The Jisc-funded Sounds Good: Quicker, better assessment using audio feedback project used audio feedback to deliver digital sound files containing feedback to students via a virtual learning environment, email and mobile devices such as widely-available MP3 players. The project had the involvement of 38 lecturers from four institutions who supplied audio feedback to at least 1,201 students at all educational levels, from foundation degree and first-year undergraduate to doctoral. The original project proved positive with students and staff from the four institutions still actively using audio feedback five years later.
The visual nature of video means that its use can be valuable for providing additional cues that add further context to audio feedback. The Jisc-funded ASSET Project explored using video for video feedback provision and found it had a positive impact on students and teaching staff.
The final project report used focus groups and questionnaires to evaluate the use of video and states that 80% of students were happy for the lecturer to continue using video for feedback. The findings also demonstrated that the use of video changed how both students and staff thought about the planning and use of feedback.
“Through an institutional approach to project engagement we have been able to secure a positive response from a wide range of staff and students to the use of video for feedback provision. For example, staff have indicated that using video has made them think more, and in some cases differently, about the ways in which they deliver feedback to students to make it more useful and engaging.
The drivers to use digital media in assessment and feedback are to seek ways to improve the student experience and to improve internal processes. The primary driver of course is the student, with the teacher producing assessment activities with digital media either being part of the activity or as as an output that the student needs to produce. Because digital media can be flexible, it may be able to have a wide scope within assessment particular for the student to demonstrate skills such as reasoning and reflection and the teacher providing ever detailed feedback in response. The results of which may follow students through all levels of learning via an e-portfolio.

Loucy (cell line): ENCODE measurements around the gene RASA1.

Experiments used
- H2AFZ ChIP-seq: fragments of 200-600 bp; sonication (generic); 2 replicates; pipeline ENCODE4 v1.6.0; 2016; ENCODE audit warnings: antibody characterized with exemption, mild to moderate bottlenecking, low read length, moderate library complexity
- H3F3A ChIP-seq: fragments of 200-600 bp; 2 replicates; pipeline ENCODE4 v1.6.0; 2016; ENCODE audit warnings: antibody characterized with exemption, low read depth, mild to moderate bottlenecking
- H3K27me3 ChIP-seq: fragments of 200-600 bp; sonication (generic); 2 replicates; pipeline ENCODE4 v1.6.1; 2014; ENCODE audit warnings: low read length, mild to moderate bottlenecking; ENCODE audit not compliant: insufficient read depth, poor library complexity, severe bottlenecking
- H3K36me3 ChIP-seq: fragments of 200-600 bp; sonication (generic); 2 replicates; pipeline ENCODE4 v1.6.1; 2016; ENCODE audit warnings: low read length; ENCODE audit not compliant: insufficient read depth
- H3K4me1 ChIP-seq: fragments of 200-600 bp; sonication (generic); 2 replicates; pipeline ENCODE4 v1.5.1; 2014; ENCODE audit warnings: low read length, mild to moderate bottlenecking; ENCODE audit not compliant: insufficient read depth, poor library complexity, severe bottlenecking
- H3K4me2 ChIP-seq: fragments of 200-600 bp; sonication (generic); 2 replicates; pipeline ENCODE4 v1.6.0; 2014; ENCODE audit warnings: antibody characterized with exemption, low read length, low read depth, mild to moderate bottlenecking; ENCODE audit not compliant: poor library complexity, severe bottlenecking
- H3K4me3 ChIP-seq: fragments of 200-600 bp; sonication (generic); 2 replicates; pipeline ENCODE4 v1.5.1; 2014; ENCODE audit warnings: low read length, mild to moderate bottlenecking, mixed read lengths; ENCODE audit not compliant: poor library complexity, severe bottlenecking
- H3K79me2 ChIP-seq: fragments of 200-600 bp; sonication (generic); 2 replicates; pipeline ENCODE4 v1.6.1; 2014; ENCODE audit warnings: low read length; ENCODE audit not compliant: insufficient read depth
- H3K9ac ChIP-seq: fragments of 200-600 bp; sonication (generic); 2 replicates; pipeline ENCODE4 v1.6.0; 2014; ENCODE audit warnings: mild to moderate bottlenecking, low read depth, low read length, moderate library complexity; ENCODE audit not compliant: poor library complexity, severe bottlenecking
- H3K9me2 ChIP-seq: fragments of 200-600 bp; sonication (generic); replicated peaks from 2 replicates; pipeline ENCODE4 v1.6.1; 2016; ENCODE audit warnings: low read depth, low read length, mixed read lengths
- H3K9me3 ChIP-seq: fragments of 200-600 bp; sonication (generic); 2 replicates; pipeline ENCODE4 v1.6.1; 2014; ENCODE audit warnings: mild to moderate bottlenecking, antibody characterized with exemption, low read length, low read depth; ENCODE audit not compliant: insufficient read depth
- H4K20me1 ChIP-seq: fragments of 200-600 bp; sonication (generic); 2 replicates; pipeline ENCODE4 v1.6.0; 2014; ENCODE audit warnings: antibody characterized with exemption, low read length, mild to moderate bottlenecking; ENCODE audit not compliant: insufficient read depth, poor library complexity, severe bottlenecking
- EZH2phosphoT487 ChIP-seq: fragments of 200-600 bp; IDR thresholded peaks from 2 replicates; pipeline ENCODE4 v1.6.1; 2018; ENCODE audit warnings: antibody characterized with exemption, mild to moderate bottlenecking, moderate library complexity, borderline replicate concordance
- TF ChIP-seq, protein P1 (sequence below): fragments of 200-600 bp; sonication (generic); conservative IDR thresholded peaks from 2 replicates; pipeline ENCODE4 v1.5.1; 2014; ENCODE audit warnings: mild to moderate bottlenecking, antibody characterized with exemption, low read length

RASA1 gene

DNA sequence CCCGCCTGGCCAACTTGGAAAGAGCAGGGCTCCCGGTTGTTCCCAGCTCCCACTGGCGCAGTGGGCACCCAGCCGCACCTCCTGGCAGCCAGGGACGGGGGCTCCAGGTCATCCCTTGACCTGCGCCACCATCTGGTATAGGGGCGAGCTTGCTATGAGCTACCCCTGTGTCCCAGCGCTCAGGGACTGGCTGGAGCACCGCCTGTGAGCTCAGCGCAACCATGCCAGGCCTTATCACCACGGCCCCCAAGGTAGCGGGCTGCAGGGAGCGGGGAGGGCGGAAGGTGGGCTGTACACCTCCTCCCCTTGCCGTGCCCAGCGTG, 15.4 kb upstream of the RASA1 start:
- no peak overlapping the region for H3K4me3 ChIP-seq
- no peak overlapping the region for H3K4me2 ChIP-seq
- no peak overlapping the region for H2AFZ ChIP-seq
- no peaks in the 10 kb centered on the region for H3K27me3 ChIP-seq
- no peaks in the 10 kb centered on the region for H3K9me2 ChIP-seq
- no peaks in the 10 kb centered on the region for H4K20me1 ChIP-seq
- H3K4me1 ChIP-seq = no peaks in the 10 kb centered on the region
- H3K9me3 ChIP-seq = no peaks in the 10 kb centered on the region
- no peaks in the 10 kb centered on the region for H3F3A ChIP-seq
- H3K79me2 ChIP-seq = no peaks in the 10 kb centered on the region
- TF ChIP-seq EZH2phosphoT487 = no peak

There is a continuously growing body of further reading from projects making use of digital media. In addition to reading the findings of previous Jisc projects on assessment, we have some helpful guides that will give you the ability to create your own feedback and assist students in their creation of materials.
JISC Digital Media
- Getting started with creating your own video
- Portable Digital Audio Recorders
- Using audio feedback for Assessment
- Screencasting Workflow
- Getting Started with Digital Media for Assessment webinar
- Using audio in teaching and learning
- Audio Feedback in MS Word 2010 and 2013
- Using Multimedia in a PDF
- Technology-enhanced assessment, Jisc
- FASTECH: Feedback and Assessment for Students with Technology, Jisc
- http://www.jisc.ac.uk/whatwedo/programmes/usersandinnovation/soundsgood.aspx Jisc
- Transforming Assessment and Feedback, JISC infonet
- Assessment and Feedback Programme, Jisc
- Assessment and Feedback Topics, Jisc
- Assessment and Feedback Tools and Resources, JISC infoNet
- Webinar: Getting-started-with-digital-media-for-assessment
- Understanding assessment: its role in safeguarding academic standards and quality in higher education, Second edition
Published in: Delivering and using